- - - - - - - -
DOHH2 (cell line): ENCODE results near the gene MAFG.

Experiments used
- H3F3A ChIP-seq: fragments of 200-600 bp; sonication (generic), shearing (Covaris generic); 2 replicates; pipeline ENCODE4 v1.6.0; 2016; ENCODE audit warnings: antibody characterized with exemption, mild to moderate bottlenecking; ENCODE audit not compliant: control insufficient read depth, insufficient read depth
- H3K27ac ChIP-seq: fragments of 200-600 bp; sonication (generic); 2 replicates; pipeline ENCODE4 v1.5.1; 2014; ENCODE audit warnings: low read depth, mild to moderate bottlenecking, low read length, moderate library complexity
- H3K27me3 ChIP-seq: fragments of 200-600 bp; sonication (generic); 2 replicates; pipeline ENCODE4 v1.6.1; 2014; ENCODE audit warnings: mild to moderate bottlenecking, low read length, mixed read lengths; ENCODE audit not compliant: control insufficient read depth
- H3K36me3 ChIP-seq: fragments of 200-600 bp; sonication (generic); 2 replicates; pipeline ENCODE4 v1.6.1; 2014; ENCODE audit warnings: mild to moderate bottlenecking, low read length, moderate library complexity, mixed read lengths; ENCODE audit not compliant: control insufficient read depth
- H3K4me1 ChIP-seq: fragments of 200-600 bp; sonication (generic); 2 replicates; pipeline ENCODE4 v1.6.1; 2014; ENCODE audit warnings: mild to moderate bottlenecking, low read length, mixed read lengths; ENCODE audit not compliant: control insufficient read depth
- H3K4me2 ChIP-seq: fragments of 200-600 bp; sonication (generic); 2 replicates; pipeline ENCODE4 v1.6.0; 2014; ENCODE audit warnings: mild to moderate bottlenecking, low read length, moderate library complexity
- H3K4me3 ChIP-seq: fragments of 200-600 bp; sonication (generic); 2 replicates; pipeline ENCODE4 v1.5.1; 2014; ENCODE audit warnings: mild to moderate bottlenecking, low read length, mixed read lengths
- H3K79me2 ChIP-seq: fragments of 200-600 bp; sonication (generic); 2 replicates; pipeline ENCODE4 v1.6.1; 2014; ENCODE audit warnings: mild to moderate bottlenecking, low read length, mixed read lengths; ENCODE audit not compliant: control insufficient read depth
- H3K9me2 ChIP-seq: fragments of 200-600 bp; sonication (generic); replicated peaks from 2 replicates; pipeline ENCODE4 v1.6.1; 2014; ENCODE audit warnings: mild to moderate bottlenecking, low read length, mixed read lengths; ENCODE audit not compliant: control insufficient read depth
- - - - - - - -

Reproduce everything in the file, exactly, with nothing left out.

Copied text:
DOHH2 (cell line): ENCODE results near the gene MAFG.

Experiments used
- H3F3A ChIP-seq: fragments of 200-600 bp; sonication (generic), shearing (Covaris generic); 2 replicates; pipeline ENCODE4 v1.6.0; 2016; ENCODE audit warnings: antibody characterized with exemption, mild to moderate bottlenecking; ENCODE audit not compliant: control insufficient read depth, insufficient read depth
- H3K27ac ChIP-seq: fragments of 200-600 bp; sonication (generic); 2 replicates; pipeline ENCODE4 v1.5.1; 2014; ENCODE audit warnings: low read depth, mild to moderate bottlenecking, low read length, moderate library complexity
- H3K27me3 ChIP-seq: fragments of 200-600 bp; sonication (generic); 2 replicates; pipeline ENCODE4 v1.6.1; 2014; ENCODE audit warnings: mild to moderate bottlenecking, low read length, mixed read lengths; ENCODE audit not compliant: control insufficient read depth
- H3K36me3 ChIP-seq: fragments of 200-600 bp; sonication (generic); 2 replicates; pipeline ENCODE4 v1.6.1; 2014; ENCODE audit warnings: mild to moderate bottlenecking, low read length, moderate library complexity, mixed read lengths; ENCODE audit not compliant: control insufficient read depth
- H3K4me1 ChIP-seq: fragments of 200-600 bp; sonication (generic); 2 replicates; pipeline ENCODE4 v1.6.1; 2014; ENCODE audit warnings: mild to moderate bottlenecking, low read length, mixed read lengths; ENCODE audit not compliant: control insufficient read depth
- H3K4me2 ChIP-seq: fragments of 200-600 bp; sonication (generic); 2 replicates; pipeline ENCODE4 v1.6.0; 2014; ENCODE audit warnings: mild to moderate bottlenecking, low read length, moderate library complexity
- H3K4me3 ChIP-seq: fragments of 200-600 bp; sonication (generic); 2 replicates; pipeline ENCODE4 v1.5.1; 2014; ENCODE audit warnings: mild to moderate bottlenecking, low read length, mixed read lengths
- H3K79me2 ChIP-seq: fragments of 200-600 bp; sonication (generic); 2 replicates; pipeline ENCODE4 v1.6.1; 2014; ENCODE audit warnings: mild to moderate bottlenecking, low read length, mixed read lengths; ENCODE audit not compliant: control insufficient read depth
- H3K9me2 ChIP-seq: fragments of 200-600 bp; sonication (generic); replicated peaks from 2 replicates; pipeline ENCODE4 v1.6.1; 2014; ENCODE audit warnings: mild to moderate bottlenecking, low read length, mixed read lengths; ENCODE audit not compliant: control insufficient read depth